Cowne, who is also an assistant to Head Coach Mike Skinner at Woodgrove here in Loudoun County, played collegiately at Virginia Tech. He was on the teams of Bill Dooley from 1980 to 1983, primarily as a long snapper on teams that had a combined record of 31-14 and played in a bowl game. Cowne made an attempt at the NFL in 1987, playing for the San Diego Chargers before being waived at the end of the exhibition season.

The Brentsville District High School standout then got a call from Charlie Casserly, who was responsible for putting a replacement team together. On the night of Sept. 22, 1987, Cowne joined his new teammates at the Dulles Airport Marriott and ended up playing in all three games, including the Monday night October 19th 13-7 win over Dallas.

But just like in the movie “The Replacements”, the next day it was over and players were told to clean out their lockers. Cowne, the first and only player in the history of Brentsville District High School to play Division I football (and now get a Super Bowl ring), returned to teaching high school and coaching, where his stops have included positions at Loudoun Valley and Broad Run here in Ashburn.

Thanks to Will Montgomery’s Twitter feed (a fellow Hokie and Redskin) I was even able to grab a picture of Montgomery and Cowne (Cowne is on the right) and a picture of that newly minted Super Bowl ring.

This of course raises another question I will have to investigate: how many high school football coaches in Loudoun County have Super Bowl rings?

I now know there’s at least one….

Continue reading
Recent Comments
Dave Scarangella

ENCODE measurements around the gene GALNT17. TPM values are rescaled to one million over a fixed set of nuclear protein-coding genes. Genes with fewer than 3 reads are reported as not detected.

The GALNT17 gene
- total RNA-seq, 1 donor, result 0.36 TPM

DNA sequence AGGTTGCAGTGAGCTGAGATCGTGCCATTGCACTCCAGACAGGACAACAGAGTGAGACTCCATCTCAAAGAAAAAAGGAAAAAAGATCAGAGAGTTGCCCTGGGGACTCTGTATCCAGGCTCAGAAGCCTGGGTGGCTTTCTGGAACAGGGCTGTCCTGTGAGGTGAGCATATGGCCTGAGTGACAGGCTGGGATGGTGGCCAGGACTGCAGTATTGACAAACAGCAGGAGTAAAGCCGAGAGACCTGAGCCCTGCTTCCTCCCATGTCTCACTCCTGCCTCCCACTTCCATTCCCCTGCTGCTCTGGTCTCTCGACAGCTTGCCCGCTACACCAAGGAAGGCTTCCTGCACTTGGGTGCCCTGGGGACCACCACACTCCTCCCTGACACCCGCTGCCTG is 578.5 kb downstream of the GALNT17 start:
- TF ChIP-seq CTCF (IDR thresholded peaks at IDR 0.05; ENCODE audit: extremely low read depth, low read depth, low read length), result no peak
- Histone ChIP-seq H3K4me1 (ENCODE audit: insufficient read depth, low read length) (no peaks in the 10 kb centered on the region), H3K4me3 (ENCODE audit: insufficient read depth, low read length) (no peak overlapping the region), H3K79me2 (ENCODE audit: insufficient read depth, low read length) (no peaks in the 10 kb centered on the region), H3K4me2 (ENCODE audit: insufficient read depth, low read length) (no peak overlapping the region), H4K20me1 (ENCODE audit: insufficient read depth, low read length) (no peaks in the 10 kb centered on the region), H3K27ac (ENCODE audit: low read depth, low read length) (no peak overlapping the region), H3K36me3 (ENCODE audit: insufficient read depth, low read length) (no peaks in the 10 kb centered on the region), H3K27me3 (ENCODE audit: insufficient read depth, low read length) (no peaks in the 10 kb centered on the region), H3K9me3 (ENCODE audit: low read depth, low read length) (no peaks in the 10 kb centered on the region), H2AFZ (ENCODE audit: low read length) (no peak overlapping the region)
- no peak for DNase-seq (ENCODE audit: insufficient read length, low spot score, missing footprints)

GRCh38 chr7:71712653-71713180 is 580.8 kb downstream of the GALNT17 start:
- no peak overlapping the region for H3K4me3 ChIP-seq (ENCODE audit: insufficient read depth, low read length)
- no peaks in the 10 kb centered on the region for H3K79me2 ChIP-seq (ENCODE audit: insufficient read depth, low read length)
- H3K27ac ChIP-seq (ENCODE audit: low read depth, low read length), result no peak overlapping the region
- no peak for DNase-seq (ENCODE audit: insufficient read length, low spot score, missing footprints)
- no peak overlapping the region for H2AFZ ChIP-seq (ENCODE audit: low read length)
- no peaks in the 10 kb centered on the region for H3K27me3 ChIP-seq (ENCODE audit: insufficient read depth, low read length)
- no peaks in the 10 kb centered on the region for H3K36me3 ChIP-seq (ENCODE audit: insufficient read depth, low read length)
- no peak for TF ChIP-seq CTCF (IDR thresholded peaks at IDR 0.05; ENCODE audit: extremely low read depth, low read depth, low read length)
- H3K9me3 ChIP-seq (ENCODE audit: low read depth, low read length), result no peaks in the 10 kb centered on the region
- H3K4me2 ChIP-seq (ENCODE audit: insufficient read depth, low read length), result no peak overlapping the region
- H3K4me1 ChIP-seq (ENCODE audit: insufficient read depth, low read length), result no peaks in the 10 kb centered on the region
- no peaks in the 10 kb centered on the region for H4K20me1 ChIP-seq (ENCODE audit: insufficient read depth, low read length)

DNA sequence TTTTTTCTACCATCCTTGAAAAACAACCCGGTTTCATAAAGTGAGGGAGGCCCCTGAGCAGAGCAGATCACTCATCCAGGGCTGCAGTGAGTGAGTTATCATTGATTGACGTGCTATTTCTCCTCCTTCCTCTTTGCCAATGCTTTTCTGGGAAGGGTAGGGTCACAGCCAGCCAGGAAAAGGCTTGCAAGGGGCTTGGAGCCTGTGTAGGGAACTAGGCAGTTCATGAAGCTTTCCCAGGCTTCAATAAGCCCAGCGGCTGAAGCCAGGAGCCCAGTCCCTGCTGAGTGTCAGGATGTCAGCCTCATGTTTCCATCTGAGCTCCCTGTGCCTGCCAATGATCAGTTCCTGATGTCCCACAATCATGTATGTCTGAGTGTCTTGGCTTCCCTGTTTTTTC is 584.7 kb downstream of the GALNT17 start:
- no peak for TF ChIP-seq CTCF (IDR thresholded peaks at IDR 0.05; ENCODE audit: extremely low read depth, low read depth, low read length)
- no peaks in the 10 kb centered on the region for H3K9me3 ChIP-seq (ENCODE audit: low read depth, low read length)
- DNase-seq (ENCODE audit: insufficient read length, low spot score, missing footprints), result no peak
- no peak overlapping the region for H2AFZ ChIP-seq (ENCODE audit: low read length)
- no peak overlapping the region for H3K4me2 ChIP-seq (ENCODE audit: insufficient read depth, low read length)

I was at the ground-breaking f...

Will be interesting to see how all the plans came together...
Wednesday, 13 June 2018 11:39

Ovechkin May End Up Being Snyder's Worst Nightmare

If you have followed the antics of Alex Ovechkin, his teammates and the Stanley Cup since they all landed at Dulles Friday, you’d have to think this group is Dan Snyder’s worst nightmare.

I’m not saying everyone is now going to stop following pro football and embrace hockey. The fanbase for that franchise is deep and isn’t going anywhere immediately.

But that fanbase is old. It’s my generation that has a closet filled with Redskins jerseys and will follow them until they die. The younger generation that has just gotten out of college does not have that loyalty. They don’t seem to be going to live sporting events as evidenced by more and more empty seats around the country. The value for high-priced tickets to any team’s games, much less one that isn’t all that much fun to follow come playoff time, just doesn’t seem to be there.

Then these guys come along. Watching Ovi and company is like watching a bunch of modern-day Beatles remaking “A Hard Day’s Night.” Heck, as hard as these guys are going at it, they could call it “A Hard Day’s WEEK.”

They are becoming folk heroes in front of our very eyes. First, they win the Stanley Cup. Then they take the Cup all over Las Vegas like a group of guys who are maniacs on a mission. They make the movie “The Hangover” look tame, and I figured no one can go at that pace two days in a row. They’ll calm down when they get home, logic dictated.

Continue reading
clear sky

84°F

Ashburn

Clear Sky

Humidity: 62%

Wind: 4.7 m/h

Thu

light rain

76/83°F

Fri

light rain

77/93°F

Sat

light rain

76/97°F

In The Blink Of An Eye...

Be Kind

It doesn't hurt to be kind, whether online or in person. Because as this story points out, in the blink of an eye...

Dogs Run My Life...

Modern Design

I'm a dog person. But my wife is an even bigger dog person, so my only hope in life is to be treated as well as our second dog. I've long given up lead-dog status...

If You Absolutely Insist...

Donate

The site is a labor of love, so we don't expect any help. But if you absolutely insist, here's how you could do it...Just click here.

Go to top